As to the second requirement for municipal liability, the district court found insufficient evidence of causation to survive summary judgment. Plaintiffs must meet a heightened standard of causation in order to hold a municipality liable under § 1983. See City of Canton, 489 U.S. at 391-92, 109 S.Ct. 1197. Thus, we require that the municipality's failure to train be the “moving force” that caused the specific constitutional violation. Bryan County, 219 F.3d at 461. In other words, the plaintiff must establish a “direct causal link” between the municipal policy and the constitutional injury. Brown, 520 U.S. at 404, 117 S.Ct. 1382. “We have said that the connection must be more than a mere ‘but for’ coupling between cause and effect. The deficiency in training must be the actual cause of the constitutional violation.” Thompson v. Connick, 578 F.3d 293, 300 (5th Cir.2009), cert. granted, --- U.S. ----, 130 S.Ct. 1880, 176 L.Ed.2d 399 (2010) (internal quotations and citations omitted).

The Valles have failed to present sufficient evidence of causation as to the entry of their home. That decision was made by Captain Williams, the head of the tactical SWAT team, who was trained in CIT tactics. Moreover, although CIT Officer Broussard testified that she was neither told nor consulted about making entry into the home, she further testified that she did not disagree with the decision to enter. While we are troubled that Captain Williams never spoke directly with the only CIT officer on the scene prior to ordering the forceful entry of the Valles' home, any alleged lack of CIT training was not the “moving force” in the decision to enter the home.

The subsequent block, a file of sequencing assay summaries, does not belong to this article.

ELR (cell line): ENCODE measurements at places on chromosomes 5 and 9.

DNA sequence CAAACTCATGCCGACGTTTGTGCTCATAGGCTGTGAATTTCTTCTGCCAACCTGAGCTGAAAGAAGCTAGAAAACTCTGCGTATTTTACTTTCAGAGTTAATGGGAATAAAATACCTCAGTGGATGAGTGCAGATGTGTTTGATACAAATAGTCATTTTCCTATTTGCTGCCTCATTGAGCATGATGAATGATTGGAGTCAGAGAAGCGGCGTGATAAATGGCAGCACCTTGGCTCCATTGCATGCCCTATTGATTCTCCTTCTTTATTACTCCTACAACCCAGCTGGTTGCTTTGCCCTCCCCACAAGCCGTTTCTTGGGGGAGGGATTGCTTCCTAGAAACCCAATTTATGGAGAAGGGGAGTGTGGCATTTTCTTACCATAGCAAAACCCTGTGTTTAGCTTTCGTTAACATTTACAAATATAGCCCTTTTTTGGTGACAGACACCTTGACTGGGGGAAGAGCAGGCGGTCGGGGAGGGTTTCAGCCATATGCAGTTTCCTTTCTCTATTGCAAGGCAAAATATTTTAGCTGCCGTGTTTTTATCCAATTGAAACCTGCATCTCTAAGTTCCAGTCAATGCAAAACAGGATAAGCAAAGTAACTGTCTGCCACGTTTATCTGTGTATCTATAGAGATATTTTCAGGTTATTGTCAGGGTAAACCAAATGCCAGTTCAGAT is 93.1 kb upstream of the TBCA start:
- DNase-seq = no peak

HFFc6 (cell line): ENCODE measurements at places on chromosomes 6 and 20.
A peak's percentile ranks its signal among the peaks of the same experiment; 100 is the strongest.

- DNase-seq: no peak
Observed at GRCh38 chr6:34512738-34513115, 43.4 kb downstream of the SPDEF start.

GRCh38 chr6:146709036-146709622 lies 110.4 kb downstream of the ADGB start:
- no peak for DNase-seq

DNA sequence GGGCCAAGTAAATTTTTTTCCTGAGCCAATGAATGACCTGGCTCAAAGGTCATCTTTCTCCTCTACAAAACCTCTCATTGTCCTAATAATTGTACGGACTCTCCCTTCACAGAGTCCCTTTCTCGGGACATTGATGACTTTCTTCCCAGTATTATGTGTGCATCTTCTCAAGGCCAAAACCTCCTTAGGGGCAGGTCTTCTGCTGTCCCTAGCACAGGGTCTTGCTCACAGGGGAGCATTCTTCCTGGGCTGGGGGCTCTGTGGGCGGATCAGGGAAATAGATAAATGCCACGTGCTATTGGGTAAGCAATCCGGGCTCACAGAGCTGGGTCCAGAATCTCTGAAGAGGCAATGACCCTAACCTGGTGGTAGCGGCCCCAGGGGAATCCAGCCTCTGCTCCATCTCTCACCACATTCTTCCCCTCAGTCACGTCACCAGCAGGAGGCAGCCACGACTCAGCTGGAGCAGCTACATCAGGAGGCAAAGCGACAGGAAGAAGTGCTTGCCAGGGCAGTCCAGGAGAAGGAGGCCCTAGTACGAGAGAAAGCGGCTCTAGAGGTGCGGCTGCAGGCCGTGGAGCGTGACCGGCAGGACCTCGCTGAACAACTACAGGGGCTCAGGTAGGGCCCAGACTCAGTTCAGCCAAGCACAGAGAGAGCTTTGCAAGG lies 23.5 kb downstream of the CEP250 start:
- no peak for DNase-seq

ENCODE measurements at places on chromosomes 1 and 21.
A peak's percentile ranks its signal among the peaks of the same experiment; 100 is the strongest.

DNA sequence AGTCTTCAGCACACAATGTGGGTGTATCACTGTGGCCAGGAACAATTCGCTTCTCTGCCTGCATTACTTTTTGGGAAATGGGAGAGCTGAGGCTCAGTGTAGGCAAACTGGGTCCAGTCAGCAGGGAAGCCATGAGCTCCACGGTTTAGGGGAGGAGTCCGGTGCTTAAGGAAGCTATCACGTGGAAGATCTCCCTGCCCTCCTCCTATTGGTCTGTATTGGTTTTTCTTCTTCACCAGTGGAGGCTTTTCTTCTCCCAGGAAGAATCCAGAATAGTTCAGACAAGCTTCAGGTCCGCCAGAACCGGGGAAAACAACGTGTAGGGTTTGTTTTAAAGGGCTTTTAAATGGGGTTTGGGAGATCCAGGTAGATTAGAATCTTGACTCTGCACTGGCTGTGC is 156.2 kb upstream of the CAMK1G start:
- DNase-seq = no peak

However, we find that there is sufficient evidence of causation to survive summary judgment with respect to the escalation of force after the officers' entry. The district court reasoned that because CIT Officer Broussard was on the scene, the first goal of the 2004 training proposal-to increase the use of CIT officers in situations such as involved in this case-was accomplished even though that 2004 policy had not been implemented. Although Officer Broussard was present, she was not one of the officers who entered the Valles' home. Moreover, there is no record evidence that the officers who did enter the Valles' home had received any CIT training. Lieutenant Lee emphasized that CIT training is “180 degrees different” from standard patrol officer training and agreed that the “command techniques that are employed to take a criminal suspect into custody can ․ serve to escalate contact with the mentally ill into violence.” Furthermore, Assistant Chief Michael Dirden, at the time responsible for internal investigations, testified that he had concerns that the officers who handled the situation were not adequately prepared to do so. In addition, the Valles' expert opined that “there is a substantially greater likelihood that [Esparza] would [have] survive[d] if the officers going in there are the very best trained, best equipped, best prepared to deal with any kind of eventuality.” On the other hand, the City presented some testimony to the effect that CIT training may not have changed the outcome and that Esparza's death was not an incident that would have been addressed by implementation of the 2004 training proposal. At best, the City's evidence raises a factual dispute whether failure to train all of the patrol officers involved in the incident in CIT tactics was a moving force in the precipitous escalation of force following their entry, which violated Esparza's constitutional rights.